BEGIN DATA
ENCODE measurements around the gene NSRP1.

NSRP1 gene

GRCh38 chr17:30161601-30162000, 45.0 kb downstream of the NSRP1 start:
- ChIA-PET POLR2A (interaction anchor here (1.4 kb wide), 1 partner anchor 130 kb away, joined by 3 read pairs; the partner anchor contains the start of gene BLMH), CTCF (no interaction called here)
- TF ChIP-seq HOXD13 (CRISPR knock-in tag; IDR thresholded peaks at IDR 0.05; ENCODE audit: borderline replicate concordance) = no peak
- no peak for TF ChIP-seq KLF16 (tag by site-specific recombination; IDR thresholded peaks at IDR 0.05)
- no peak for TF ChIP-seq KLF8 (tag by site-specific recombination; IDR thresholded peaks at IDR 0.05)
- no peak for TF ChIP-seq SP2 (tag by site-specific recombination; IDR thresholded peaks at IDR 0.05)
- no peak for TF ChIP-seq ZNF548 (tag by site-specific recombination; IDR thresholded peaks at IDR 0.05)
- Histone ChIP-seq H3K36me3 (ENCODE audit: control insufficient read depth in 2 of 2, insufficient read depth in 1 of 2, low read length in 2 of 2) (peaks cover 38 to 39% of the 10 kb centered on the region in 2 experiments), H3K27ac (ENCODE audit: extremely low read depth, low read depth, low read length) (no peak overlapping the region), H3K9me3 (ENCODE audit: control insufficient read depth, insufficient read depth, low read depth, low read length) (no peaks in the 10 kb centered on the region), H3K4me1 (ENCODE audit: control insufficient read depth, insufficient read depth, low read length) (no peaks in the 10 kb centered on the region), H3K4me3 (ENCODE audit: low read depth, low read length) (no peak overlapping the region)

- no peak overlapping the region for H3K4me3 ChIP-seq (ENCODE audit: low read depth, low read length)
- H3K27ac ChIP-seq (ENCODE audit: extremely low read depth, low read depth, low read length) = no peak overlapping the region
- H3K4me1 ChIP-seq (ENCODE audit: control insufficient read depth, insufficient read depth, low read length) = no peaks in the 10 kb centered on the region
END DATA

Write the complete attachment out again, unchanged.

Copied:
ENCODE measurements around the gene NSRP1.

NSRP1 gene

GRCh38 chr17:30161601-30162000, 45.0 kb downstream of the NSRP1 start:
- ChIA-PET POLR2A (interaction anchor here (1.4 kb wide), 1 partner anchor 130 kb away, joined by 3 read pairs; the partner anchor contains the start of gene BLMH), CTCF (no interaction called here)
- TF ChIP-seq HOXD13 (CRISPR knock-in tag; IDR thresholded peaks at IDR 0.05; ENCODE audit: borderline replicate concordance) = no peak
- no peak for TF ChIP-seq KLF16 (tag by site-specific recombination; IDR thresholded peaks at IDR 0.05)
- no peak for TF ChIP-seq KLF8 (tag by site-specific recombination; IDR thresholded peaks at IDR 0.05)
- no peak for TF ChIP-seq SP2 (tag by site-specific recombination; IDR thresholded peaks at IDR 0.05)
- no peak for TF ChIP-seq ZNF548 (tag by site-specific recombination; IDR thresholded peaks at IDR 0.05)
- Histone ChIP-seq H3K36me3 (ENCODE audit: control insufficient read depth in 2 of 2, insufficient read depth in 1 of 2, low read length in 2 of 2) (peaks cover 38 to 39% of the 10 kb centered on the region in 2 experiments), H3K27ac (ENCODE audit: extremely low read depth, low read depth, low read length) (no peak overlapping the region), H3K9me3 (ENCODE audit: control insufficient read depth, insufficient read depth, low read depth, low read length) (no peaks in the 10 kb centered on the region), H3K4me1 (ENCODE audit: control insufficient read depth, insufficient read depth, low read length) (no peaks in the 10 kb centered on the region), H3K4me3 (ENCODE audit: low read depth, low read length) (no peak overlapping the region)

- no peak overlapping the region for H3K4me3 ChIP-seq (ENCODE audit: low read depth, low read length)
- H3K27ac ChIP-seq (ENCODE audit: extremely low read depth, low read depth, low read length) = no peak overlapping the region
- H3K4me1 ChIP-seq (ENCODE audit: control insufficient read depth, insufficient read depth, low read length) = no peaks in the 10 kb centered on the region